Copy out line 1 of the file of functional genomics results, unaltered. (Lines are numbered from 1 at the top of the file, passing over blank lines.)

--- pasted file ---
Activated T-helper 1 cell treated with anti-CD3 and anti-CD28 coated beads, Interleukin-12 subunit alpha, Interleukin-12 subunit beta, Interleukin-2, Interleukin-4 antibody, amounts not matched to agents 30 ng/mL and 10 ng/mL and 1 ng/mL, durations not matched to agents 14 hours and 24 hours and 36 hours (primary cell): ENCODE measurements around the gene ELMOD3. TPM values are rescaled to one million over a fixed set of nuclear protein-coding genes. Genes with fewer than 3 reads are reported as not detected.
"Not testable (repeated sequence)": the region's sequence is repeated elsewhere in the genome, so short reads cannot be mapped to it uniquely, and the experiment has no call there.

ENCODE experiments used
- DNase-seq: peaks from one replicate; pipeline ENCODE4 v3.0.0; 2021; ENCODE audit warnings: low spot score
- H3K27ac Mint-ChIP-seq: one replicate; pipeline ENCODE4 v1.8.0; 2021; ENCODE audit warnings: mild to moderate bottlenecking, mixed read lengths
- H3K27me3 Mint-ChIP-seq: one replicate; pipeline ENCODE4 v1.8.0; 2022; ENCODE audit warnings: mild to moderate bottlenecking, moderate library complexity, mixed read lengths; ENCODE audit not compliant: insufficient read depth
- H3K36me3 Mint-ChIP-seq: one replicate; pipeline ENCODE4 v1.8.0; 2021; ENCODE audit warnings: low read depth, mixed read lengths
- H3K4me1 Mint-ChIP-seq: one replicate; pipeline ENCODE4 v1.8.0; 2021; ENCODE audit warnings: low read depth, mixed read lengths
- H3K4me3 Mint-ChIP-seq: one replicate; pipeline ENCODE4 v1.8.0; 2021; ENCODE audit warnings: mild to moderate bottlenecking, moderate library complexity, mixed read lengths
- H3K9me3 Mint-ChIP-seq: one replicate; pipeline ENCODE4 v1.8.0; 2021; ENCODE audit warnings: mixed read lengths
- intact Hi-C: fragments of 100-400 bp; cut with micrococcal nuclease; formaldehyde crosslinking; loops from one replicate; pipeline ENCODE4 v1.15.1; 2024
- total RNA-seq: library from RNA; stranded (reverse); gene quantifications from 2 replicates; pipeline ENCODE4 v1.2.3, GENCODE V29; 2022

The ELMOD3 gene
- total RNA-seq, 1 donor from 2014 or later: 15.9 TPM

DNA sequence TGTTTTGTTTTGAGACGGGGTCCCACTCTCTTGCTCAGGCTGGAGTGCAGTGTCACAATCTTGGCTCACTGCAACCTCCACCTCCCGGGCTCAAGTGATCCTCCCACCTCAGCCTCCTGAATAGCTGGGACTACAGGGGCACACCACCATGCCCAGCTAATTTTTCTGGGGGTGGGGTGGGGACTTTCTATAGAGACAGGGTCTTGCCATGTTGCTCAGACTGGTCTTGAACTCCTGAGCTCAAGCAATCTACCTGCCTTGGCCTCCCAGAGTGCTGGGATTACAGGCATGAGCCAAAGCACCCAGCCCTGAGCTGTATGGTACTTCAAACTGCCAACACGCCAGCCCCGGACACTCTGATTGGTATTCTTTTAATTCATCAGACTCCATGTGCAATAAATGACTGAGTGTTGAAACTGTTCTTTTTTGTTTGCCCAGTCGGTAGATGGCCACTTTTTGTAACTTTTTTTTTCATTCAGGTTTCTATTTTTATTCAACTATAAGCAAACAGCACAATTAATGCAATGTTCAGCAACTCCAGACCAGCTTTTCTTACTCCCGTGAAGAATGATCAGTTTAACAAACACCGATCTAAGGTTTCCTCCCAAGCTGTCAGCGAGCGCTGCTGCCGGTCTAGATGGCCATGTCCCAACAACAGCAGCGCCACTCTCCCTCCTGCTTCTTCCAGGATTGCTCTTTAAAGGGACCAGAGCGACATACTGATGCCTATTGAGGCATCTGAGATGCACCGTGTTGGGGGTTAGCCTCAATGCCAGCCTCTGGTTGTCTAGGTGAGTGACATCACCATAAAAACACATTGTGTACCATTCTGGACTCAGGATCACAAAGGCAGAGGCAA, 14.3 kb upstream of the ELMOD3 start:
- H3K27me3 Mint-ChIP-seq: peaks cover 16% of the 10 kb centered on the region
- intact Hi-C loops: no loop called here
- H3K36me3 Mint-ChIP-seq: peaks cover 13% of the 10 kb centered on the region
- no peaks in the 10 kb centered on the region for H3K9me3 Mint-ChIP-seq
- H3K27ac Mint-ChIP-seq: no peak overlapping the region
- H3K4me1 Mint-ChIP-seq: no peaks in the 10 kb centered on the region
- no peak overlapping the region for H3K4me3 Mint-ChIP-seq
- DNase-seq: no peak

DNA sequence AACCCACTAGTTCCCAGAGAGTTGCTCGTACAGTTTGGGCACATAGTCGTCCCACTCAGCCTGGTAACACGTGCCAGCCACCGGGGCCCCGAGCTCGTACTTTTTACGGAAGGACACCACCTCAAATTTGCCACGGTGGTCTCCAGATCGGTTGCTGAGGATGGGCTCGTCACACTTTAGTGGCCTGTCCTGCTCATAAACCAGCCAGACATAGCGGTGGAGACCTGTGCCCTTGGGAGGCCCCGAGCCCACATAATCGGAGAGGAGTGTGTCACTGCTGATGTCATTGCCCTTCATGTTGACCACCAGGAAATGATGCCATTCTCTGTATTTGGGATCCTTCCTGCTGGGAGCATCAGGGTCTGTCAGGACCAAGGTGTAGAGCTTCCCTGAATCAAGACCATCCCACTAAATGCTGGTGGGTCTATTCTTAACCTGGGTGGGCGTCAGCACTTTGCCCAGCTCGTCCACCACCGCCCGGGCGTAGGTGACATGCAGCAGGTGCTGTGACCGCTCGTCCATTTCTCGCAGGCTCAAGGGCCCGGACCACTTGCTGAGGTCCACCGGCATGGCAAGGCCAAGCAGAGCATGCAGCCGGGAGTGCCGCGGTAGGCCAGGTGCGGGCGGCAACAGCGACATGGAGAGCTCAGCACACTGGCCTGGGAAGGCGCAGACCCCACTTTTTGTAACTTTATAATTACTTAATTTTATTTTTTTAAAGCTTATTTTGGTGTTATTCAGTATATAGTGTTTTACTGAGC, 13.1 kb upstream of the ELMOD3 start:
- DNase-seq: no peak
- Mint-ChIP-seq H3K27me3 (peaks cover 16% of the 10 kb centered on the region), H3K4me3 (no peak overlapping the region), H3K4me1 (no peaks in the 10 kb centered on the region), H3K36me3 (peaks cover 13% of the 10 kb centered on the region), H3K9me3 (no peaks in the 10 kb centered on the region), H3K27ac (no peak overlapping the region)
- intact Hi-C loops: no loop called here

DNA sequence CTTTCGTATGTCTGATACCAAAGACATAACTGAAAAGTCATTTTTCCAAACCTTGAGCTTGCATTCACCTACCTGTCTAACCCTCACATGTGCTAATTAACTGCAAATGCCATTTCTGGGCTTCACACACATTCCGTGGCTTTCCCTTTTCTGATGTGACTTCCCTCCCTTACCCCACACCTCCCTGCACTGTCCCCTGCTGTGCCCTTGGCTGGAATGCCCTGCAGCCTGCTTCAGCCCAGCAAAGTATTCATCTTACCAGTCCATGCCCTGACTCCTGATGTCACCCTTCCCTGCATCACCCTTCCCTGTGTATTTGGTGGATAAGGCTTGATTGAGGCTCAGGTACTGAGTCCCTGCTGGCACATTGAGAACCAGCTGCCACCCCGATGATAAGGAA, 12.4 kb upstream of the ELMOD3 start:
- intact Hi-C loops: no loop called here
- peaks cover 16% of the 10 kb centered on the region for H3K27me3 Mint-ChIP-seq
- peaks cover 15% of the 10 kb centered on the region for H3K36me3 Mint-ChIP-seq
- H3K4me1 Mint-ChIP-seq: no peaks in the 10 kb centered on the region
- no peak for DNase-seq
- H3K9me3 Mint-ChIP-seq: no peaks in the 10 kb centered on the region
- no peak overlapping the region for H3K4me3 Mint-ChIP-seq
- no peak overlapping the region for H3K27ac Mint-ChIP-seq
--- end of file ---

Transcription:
Activated T-helper 1 cell treated with anti-CD3 and anti-CD28 coated beads, Interleukin-12 subunit alpha, Interleukin-12 subunit beta, Interleukin-2, Interleukin-4 antibody, amounts not matched to agents 30 ng/mL and 10 ng/mL and 1 ng/mL, durations not matched to agents 14 hours and 24 hours and 36 hours (primary cell): ENCODE measurements around the gene ELMOD3. TPM values are rescaled to one million over a fixed set of nuclear protein-coding genes. Genes with fewer than 3 reads are reported as not detected.